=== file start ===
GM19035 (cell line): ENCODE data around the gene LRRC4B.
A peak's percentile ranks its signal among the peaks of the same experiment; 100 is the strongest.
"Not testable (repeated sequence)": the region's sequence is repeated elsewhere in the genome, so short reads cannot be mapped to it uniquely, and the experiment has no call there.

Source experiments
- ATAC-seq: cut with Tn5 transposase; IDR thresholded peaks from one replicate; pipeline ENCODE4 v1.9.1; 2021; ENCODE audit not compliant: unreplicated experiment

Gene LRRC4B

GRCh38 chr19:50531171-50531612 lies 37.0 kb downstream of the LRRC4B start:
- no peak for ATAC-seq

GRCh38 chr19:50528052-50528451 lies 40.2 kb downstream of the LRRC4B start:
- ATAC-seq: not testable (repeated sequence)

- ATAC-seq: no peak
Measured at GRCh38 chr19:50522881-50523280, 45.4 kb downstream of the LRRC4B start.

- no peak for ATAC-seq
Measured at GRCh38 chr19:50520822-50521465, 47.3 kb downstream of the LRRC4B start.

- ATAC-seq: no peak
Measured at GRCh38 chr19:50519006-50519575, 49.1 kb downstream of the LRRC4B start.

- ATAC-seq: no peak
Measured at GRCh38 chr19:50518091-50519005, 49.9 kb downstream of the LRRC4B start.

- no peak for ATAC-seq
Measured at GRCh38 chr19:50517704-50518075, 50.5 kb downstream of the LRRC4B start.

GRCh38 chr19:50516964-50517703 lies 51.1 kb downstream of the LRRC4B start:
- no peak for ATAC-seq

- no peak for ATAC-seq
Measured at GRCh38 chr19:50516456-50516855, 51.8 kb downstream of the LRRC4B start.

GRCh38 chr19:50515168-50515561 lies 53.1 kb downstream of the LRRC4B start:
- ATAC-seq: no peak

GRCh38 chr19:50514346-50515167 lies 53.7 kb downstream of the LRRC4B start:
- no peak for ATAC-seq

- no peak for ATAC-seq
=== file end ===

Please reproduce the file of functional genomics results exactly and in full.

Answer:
GM19035 (cell line): ENCODE data around the gene LRRC4B.
A peak's percentile ranks its signal among the peaks of the same experiment; 100 is the strongest.
"Not testable (repeated sequence)": the region's sequence is repeated elsewhere in the genome, so short reads cannot be mapped to it uniquely, and the experiment has no call there.

Source experiments
- ATAC-seq: cut with Tn5 transposase; IDR thresholded peaks from one replicate; pipeline ENCODE4 v1.9.1; 2021; ENCODE audit not compliant: unreplicated experiment

Gene LRRC4B

GRCh38 chr19:50531171-50531612 lies 37.0 kb downstream of the LRRC4B start:
- no peak for ATAC-seq

GRCh38 chr19:50528052-50528451 lies 40.2 kb downstream of the LRRC4B start:
- ATAC-seq: not testable (repeated sequence)

- ATAC-seq: no peak
Measured at GRCh38 chr19:50522881-50523280, 45.4 kb downstream of the LRRC4B start.

- no peak for ATAC-seq
Measured at GRCh38 chr19:50520822-50521465, 47.3 kb downstream of the LRRC4B start.

- ATAC-seq: no peak
Measured at GRCh38 chr19:50519006-50519575, 49.1 kb downstream of the LRRC4B start.

- ATAC-seq: no peak
Measured at GRCh38 chr19:50518091-50519005, 49.9 kb downstream of the LRRC4B start.

- no peak for ATAC-seq
Measured at GRCh38 chr19:50517704-50518075, 50.5 kb downstream of the LRRC4B start.

GRCh38 chr19:50516964-50517703 lies 51.1 kb downstream of the LRRC4B start:
- no peak for ATAC-seq

- no peak for ATAC-seq
Measured at GRCh38 chr19:50516456-50516855, 51.8 kb downstream of the LRRC4B start.

GRCh38 chr19:50515168-50515561 lies 53.1 kb downstream of the LRRC4B start:
- ATAC-seq: no peak

GRCh38 chr19:50514346-50515167 lies 53.7 kb downstream of the LRRC4B start:
- no peak for ATAC-seq

- no peak for ATAC-seq